This is it. I am officially declaring bandwidth bankruptcy.[For our purposes, “bandwidth” = “my ongoing, finite capacity of time and energy.”]
Effectively, I have failed to balance my time and energy budget for at least the last year, probably longer.
A little over a month ago, I agreed to take on a pro-bono web project for my church’s counseling ministry. My pastor asked me, very sincerely,
“How do you know that you’ll have the time to do this?”
I was sort of stumped by the question for a moment, and then I responded “Well, last fall I was taking college classes two hours two nights a week. So I can work this project in during those times.”
I was ignoring that those two college classes didn’t actually fit into my time and energy capacity, either. I got an incomplete in my public speaking class, ironically because I was travelling too much on business to do public speaking to meet the attendance requirement.
So, probably not surprisingly, I have not made a lot of progress on the project that was supposed to theoretically fit in the slot vacated by something that didn’t actually fit, either.
I think it’s time to stop the insanity, friends.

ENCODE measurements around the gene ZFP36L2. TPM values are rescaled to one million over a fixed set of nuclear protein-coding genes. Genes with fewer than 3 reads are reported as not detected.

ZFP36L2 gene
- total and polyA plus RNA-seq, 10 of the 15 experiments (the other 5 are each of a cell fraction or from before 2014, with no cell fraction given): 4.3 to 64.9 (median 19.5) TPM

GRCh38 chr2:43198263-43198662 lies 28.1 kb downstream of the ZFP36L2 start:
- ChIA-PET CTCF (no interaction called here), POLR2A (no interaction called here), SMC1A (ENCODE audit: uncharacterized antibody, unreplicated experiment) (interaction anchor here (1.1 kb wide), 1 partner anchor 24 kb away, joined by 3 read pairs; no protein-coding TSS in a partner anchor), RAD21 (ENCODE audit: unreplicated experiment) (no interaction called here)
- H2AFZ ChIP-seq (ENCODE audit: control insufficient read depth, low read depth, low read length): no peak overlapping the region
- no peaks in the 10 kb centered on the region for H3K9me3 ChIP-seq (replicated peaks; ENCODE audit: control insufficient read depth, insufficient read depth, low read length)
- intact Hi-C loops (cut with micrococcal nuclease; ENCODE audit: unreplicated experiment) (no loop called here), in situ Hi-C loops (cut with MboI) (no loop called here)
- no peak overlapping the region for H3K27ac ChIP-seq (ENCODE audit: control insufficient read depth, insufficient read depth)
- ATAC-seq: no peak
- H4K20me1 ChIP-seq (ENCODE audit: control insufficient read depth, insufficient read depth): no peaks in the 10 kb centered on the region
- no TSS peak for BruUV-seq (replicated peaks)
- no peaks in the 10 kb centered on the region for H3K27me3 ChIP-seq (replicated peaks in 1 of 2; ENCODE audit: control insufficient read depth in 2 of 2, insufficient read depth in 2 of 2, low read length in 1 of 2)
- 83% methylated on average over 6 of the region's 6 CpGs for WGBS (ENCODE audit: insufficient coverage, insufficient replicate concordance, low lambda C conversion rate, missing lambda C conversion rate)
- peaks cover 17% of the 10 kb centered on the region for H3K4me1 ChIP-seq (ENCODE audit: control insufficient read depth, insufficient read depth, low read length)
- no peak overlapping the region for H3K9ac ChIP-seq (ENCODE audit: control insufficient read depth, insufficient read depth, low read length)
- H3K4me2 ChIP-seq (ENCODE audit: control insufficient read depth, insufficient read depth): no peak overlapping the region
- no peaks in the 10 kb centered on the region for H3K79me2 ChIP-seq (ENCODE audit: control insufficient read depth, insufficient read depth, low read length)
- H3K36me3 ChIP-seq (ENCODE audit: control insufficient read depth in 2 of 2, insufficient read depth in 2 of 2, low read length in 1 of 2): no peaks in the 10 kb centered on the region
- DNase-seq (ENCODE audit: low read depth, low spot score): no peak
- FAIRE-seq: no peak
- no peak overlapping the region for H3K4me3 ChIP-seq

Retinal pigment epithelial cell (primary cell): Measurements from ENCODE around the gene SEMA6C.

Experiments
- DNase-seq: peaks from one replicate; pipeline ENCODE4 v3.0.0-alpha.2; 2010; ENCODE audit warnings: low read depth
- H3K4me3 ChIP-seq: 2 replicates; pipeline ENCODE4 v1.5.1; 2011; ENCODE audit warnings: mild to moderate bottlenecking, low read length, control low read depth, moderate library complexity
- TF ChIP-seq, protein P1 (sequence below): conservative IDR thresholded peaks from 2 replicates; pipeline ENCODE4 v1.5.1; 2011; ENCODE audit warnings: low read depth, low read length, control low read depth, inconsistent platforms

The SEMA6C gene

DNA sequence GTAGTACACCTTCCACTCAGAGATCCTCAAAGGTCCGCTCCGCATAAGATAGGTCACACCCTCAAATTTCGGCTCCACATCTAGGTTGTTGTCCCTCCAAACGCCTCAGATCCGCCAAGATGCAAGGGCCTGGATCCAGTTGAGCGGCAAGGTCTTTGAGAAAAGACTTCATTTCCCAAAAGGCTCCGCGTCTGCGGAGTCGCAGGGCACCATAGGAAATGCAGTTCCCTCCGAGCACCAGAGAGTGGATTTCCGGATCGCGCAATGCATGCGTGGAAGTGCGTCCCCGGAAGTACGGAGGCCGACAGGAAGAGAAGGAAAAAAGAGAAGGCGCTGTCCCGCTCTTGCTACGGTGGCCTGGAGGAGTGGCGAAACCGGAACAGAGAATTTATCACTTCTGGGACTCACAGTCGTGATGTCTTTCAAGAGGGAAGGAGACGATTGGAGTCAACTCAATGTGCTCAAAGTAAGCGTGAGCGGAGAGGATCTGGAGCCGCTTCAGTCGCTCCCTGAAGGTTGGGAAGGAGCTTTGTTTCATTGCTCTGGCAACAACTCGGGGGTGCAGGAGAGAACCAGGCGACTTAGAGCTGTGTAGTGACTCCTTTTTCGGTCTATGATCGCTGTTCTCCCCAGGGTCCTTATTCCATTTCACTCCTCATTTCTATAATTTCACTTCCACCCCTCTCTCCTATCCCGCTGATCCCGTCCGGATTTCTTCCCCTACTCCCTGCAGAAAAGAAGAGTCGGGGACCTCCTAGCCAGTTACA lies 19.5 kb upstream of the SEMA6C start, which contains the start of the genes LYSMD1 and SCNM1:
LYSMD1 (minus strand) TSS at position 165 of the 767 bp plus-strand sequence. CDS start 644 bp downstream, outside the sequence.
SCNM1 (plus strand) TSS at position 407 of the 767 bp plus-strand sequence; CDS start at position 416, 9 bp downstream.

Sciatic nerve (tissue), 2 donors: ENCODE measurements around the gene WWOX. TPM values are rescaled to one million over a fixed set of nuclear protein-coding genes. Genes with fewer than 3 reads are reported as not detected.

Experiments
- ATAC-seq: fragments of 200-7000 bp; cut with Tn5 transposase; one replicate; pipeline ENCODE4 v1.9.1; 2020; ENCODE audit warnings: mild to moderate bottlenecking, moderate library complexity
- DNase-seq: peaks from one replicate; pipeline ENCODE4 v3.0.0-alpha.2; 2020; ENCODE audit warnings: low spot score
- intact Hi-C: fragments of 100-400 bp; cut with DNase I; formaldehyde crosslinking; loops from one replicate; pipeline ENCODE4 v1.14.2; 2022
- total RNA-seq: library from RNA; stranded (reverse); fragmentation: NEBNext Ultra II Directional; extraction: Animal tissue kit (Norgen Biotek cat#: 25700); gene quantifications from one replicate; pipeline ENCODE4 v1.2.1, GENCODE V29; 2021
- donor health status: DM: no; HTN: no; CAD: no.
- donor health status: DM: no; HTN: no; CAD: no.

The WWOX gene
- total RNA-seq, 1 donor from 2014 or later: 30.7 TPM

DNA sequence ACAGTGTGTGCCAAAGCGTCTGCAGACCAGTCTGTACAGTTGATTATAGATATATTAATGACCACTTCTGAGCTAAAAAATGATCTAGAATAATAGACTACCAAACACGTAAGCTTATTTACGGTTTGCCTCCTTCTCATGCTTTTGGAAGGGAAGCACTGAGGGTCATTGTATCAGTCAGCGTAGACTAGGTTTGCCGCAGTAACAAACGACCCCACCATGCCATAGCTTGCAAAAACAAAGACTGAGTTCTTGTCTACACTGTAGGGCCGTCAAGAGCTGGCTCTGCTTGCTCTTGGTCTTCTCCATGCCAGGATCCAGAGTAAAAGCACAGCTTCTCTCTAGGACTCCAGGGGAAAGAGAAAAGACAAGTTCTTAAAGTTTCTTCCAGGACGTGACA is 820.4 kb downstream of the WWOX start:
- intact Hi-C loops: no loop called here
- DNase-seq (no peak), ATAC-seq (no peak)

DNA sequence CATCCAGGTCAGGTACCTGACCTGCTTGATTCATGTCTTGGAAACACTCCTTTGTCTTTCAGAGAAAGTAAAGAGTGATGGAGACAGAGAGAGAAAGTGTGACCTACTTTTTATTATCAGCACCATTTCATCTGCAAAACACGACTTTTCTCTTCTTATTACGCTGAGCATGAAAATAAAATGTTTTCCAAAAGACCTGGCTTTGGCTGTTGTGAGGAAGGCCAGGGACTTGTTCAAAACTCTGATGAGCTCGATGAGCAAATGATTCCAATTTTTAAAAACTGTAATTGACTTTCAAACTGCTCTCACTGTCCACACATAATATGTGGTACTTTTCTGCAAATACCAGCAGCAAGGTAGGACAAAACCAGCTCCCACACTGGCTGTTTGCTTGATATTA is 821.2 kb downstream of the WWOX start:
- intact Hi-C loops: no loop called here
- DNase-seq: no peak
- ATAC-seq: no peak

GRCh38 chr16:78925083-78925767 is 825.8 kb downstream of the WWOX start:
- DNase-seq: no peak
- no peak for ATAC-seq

Planning your bandwidth budget is a lot like planning your financial budget (not that I have a fabulous track record with that, either). You can’t realistically and honestly budget it till you know how much you really have available. And you can’t know that if you’ve been running at a constant deficit for as long as you can remember.
When the criteria for how you spend your time and energy is “what fire needs dousing worst?” it’s exactly like when your criteria for budgeting your money is “pay whatever is about to be shut-off/foreclosed/repossessed.” Which is not a fun place to live.
And I’ve been in both places a lot, so there’s no judgment here. I’m a pilgrim on the journey like everyone else. If you’re looking for a guide or a guru, I’m sorry to disappoint you, but I’m happy to walk alongside you.
A little parable one of my mentors shared with me several years ago talked about time/bandwidth as a jar, and the things you wanted to do as rocks (the most important stuff), pebbles, sand and water (the little stuff). You have to figure out what’s a rock, what’s a pebble, what’s sand and what’s water. You start with an empty jar and the rocks, work your way down, and what fits, fits.
Next week, I go on vacation. For a whole week. Nine days of uninterrupted unscheduled time.
It could be the greatest thing ever. I could go completely bonkers two days in. Hard to say.
I’ll let you know how it goes.